Beyond the Guidebook 2015: "This is a true gift to everyone, individually and writ large," says Erik Karlsen
Note to Reader:
Five Regional Districts representing 75% of BC’s population are partners in the Georgia Basin Inter-Regional Educational Initiative (IREI). A program deliverable is Beyond the Guidebook 2015, released in November 2015.
Sustainable Watershed Systems, through Asset Management
Beyond the Guidebook 2015 is the third in a series of guidance documents that build on Stormwater Planning: A Guidebook for British Columbia, released by the Province in 2002. By applying the Water Balance Methodology, the Guidebook vision is that community development activities and further alteration of the built environment would result in cumulative benefits, not impacts.
The Guidebook is the provincial foundation for the rainwater component of Liquid Waste Management Plans, a regulatory tool. It is complemented by the ‘Beyond the Guidebook Report Series’, the ‘Beyond the Guidebook Primer Series’ and the ‘Watershed Case Profile Series’.
Structured in four parts, ‘Beyond the Guidebook 2015’ is a progress report on how local governments on the east coast of Vancouver Island and in the Lower Mainland are ‘learning by doing’ to implement affordable and effective science-based practices to achieve:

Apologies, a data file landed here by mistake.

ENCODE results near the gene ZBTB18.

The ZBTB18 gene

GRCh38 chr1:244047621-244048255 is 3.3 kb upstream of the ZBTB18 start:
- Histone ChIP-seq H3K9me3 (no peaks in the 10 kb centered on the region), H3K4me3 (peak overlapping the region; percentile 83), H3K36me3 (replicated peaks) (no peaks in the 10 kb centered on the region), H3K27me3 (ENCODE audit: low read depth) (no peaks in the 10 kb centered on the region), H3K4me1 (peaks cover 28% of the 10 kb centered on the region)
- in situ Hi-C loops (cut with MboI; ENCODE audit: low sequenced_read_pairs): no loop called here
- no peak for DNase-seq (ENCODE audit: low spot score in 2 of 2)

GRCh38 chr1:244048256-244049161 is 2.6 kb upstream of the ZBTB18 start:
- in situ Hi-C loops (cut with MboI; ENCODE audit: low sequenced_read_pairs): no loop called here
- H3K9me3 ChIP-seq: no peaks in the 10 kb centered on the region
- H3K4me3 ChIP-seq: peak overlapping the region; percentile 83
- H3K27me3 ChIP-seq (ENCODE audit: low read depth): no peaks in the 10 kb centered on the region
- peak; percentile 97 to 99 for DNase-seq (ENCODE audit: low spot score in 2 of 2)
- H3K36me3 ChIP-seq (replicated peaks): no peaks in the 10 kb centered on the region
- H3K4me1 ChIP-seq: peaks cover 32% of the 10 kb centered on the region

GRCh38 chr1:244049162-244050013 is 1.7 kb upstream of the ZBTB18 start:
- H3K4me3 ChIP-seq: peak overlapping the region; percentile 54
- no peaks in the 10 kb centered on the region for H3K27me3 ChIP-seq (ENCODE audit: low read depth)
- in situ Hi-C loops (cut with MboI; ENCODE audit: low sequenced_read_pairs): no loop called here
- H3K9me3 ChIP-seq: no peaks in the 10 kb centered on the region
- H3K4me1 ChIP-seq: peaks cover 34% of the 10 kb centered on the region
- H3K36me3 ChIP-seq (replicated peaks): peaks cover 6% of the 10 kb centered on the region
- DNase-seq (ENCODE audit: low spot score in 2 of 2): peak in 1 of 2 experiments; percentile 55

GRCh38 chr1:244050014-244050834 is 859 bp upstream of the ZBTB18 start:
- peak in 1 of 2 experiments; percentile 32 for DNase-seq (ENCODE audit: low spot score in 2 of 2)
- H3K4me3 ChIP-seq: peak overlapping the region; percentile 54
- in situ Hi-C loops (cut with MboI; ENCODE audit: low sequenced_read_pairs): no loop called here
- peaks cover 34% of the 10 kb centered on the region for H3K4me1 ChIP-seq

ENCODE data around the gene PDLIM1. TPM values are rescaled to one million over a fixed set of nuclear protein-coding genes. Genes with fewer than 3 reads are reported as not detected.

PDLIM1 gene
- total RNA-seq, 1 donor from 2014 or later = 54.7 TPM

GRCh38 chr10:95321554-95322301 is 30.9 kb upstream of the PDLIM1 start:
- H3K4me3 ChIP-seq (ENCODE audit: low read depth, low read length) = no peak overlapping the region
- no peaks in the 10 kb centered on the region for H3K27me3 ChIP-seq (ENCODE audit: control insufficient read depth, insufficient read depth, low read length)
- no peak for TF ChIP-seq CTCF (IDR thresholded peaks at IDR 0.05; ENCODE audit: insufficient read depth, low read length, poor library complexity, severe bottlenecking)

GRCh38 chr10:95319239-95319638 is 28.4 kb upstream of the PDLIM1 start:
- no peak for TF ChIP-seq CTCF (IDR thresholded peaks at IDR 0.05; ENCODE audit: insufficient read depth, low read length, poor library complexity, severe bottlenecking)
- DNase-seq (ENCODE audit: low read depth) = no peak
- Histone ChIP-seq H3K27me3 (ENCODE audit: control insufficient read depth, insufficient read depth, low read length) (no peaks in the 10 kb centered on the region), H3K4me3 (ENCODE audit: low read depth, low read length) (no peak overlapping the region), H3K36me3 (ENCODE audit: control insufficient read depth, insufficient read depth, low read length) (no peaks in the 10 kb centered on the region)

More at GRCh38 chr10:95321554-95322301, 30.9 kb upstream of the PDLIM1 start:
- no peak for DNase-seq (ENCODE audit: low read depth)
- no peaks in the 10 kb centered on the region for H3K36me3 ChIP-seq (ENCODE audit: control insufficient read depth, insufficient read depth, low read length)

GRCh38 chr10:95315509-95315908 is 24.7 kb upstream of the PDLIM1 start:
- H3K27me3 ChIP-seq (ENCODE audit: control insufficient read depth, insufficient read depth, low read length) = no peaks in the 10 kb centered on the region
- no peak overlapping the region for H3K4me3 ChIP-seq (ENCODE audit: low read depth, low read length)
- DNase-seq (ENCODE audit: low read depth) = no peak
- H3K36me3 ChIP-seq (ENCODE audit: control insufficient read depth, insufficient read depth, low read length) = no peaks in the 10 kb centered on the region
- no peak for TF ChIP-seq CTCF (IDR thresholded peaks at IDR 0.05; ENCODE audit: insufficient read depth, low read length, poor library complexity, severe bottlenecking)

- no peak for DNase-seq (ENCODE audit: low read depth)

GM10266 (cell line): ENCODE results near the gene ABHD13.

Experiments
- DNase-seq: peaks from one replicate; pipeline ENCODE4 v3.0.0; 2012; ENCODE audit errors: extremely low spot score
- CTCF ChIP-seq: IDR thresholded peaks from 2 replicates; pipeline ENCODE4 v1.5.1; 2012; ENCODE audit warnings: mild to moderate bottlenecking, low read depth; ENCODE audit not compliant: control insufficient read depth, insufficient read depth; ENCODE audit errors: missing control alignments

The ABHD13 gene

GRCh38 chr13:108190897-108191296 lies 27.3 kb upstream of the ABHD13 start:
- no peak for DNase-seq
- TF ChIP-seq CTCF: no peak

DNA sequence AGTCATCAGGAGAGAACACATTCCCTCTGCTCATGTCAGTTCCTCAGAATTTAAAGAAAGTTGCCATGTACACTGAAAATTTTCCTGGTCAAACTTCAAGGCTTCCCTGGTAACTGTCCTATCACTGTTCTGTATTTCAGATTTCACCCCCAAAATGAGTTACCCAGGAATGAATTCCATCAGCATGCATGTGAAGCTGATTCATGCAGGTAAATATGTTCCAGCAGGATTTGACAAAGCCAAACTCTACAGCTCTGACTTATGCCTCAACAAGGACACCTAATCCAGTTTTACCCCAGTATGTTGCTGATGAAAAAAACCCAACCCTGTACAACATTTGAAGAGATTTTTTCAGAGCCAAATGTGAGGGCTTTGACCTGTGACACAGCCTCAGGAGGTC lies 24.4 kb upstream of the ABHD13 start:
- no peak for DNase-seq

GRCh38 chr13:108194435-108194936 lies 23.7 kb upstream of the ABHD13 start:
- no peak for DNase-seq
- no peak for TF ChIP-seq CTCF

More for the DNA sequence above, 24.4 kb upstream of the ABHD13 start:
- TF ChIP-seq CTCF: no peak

- Watershed Health: Protect and/or restore hydrologic integrity
- Resilient Rainwater Management: Mimic the natural water balance
- Sustainable Service Delivery: Integrate natural systems thinking and adaptation to a changing climate into asset management
‘Beyond the Guidebook 2015’ introduces Dr. Daniel Pauly’s Shifting Baseline Syndrome to explain why communities unwittingly accept incremental and cumulative environmental degradation. It then adapts this thinking to focus on how communities can turn the clock back to replicate desired conditions. This outcome would be achievable through an approach that is being branded as Sustainable Watershed Systems, through Asset Management.
A unifying theme is that, by designing with nature in going forward, it is possible to turn the clock back. This is known as restorative development. It will take time, patience and perseverance to influence the form and function of the Built Environment, replicate a desired watershed condition, and shift the ecological baseline upwards.
A Perspective on Those Leading Change
“This is superlative work (that word combines all of the other adjectives I could use). It records so much in visual and conversational ways that everyone who reads it will see how changes are informed and guided towards collaborative action to achieve real results. You have connected the dots enabling those who were part of the stories to see how they have contributed in so many meaningful ways for themselves and their communities of place and practice. This is a true gift to everyone, individually and writ large,” says Erik Karlsen. He is a former Chair (2005-2010) of the Agricultural Land Commission. Prior to serving in this role, he was a former Director of Special Projects with the BC Ministry of Municipal Affairs.
To Learn More:
To download a copy of Beyond the Guidebook 2015, click on this link: https://waterbucket.ca/viw/files/2015/11/Beyond-Guidebook-2015_final_Nov.pdf